On kindness, beauty and expectations in Myanmar

As I write this, it’s after dinner and I’m sitting in my little porch at Nong Khai, Thailand. I see the Mekong River, something that I only saw in textbooks ten, fifteen years ago. Laos is right across this sleepy border town, so near and yet so far.

I have ten more days to go before I have to fly home and I know, without a doubt, that I haven’t gotten wanderlust out of my system yet. Why is it that the more we travel, the more we crave for it?

And it’s not even comforting all the time. Waking up in the company of strangers, tiptoeing around them and hoping not to make any noise. Struggling to say hello and thank you in the local language. Dealing with uncomfortable train rides and unexpected weather. Coping with loneliness, fear and the occasional missed meal.

I’ve been meaning to write about it here, but I keep starting then stopping, choosing to stick to old school journal writing instead. I’ll probably write more when I come home in ten days(!!!), so for now here’s a peek into things I know to be true in Myanmar:

Kindness is Myanmar’s unofficial motto

The Myanmar locals are the nicest, kindest bunch of people I’ve ever met. It’s a bit surprising, given how much they have suffered through years and years of political turmoil. I’ve traveled quite a bit in Southeast Asia and I know how terrible the tourist scams are in this region. Myanmar is the exception. They won’t cheat you with the price, they’ll even apologize when you ask how much an item is. They won’t badger you with “Lady, lady, please buy a postcard” – they’ll tell you once and when you say no, they’ll leave you in peace.

Some of my favorite moments:


  • When the locals let me sit inside a temple while the skies poured down over Shwedagon
  • That time when a temple caretaker in Bagan pointed me to a secret staircase, showing me a stunning view of the land sprawled out with the Irrawaddy as its backdrop.


  • In Mandalay, a group of four women gamely posed for a photo in the teak monastery then proceeded to giggle after seeing the photo.

Burmese food is delicious

myanmar food
The Westerners that I met often disliked it or found it lacking but to me it strangely tasted like home. It was on the spicier side, but I surprisingly enjoyed the curries matched with steaming, white rice. And it ‘s cheap too! My cab driver in Mandalay took me to this Shan restaurant that served an all day buffet of curries, veggies and rice for 4000 kyats. That’s 3 USD, with absolutely no limit on how many times you want to go back to the buffet line! The most expensive meal I paid for was at a fancy bar and restaurant in Mandalay, my bill amounting to barely 8 USD. The waiters will check on you once in awhile, asking how you’re doing or how do you like the food, so be prepared to convey your gratitude.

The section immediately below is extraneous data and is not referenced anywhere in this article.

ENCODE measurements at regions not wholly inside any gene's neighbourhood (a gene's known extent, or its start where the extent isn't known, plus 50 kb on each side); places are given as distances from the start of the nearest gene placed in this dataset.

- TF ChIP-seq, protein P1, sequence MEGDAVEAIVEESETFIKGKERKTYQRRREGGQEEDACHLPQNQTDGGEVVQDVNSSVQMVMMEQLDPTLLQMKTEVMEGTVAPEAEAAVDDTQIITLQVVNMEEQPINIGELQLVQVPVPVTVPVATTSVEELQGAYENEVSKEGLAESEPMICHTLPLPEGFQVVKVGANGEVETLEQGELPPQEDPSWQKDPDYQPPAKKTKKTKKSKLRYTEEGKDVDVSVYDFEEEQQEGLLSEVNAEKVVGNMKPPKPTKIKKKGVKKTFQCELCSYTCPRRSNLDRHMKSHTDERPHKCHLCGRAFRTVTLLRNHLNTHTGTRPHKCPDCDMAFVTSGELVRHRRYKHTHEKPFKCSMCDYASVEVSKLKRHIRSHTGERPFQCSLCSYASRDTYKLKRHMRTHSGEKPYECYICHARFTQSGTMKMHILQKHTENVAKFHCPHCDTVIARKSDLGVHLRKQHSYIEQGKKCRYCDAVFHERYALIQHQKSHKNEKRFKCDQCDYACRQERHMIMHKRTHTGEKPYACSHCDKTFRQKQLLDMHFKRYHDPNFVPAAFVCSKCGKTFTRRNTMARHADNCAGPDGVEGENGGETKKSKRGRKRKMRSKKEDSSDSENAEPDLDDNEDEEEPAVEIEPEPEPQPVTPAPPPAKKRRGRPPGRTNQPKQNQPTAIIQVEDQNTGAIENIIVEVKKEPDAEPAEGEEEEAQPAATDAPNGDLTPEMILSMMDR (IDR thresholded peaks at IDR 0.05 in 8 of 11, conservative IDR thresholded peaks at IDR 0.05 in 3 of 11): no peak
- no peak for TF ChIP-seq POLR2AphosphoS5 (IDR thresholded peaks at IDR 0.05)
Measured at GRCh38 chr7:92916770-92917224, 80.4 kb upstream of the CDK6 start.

I look Burmese (and according to them, beautiful)

meryl in myanmar

I always get mistaken as a local. And it’s not only in Myanmar, it’s in all of the Southeast Asian countries I’ve been to. I’ve actually made a game out of this, gleefully playing with the locals as they tick off one country after another: “Myanmar? Malaysia? Indonesia? Korea? Japan? China?…. What?” They can never identify me properly as who I really am: a Filipino. And when they finally find out, they’ll say some name of a Filipino soap opera (Amaya! Jezebel!) or show off a Philippine peso bill, saying how someone gave it to them and asking me how much it is in kyats.

The Burmese people are also very, very generous with compliments. I’ve never been called beautiful that much in the span of ten days and they say it so sweetly, so carefully, that you know they mean it with all their heart.

Myanmar is not made for walking

I’m the kind of traveler who will willingly walk 5km in the middle of the afternoon because I enjoy it. I love sightseeing on foot because it allows me to stop and take photos or just pause and watch the locals at their element. Unfortunately, most of the sights in Myanmar will require you to ride a taxi or at the very least, bike.

And here comes one of the reasons why I found myself having a hard time in Myanmar. It wasn’t the food, and certainly not the people. It was the sad, sad fact that I couldn’t wander off in my preferred style. I felt stuck – riding a taxi felt too constricting and expensive, and I can’t, for the life of me, bike or motorbike. I had to learn how to adjust and it was too late by the time I had fully accepted this reality.

Expectations will only disappoint you

bagan morning
This is the thing I should’ve left at home. I’ve had romantic notions of Myanmar – the sun beating on my skin as I looked up the Shwedagon, climbing deserted temples at Bagan and visiting three ancient cities outside of Mandalay. They were items to be ticked off my bucket list, something to take photos of, write about and talk with friends. Half of these didn’t happen but the most glorious things did happen – when I wasn’t too busy whipping out my phone to take a photo, when I took a chance despite the rain, when a local helped me tie my scarf as a makeshift longyi skirt.

Go with an open mind and an open heart. I know I was so fixated over some things at one point – the perfect weather, the perfect shot, the perfect people – and it took awhile for me to get out of that funk.

u bein

I’m certainly going back to Myanmar in a couple of years’ time and hope to see it with a fresh perspective. Does anyone want to tag along? 😀


Leave a Reply

Your email address will not be published. Required fields are marked *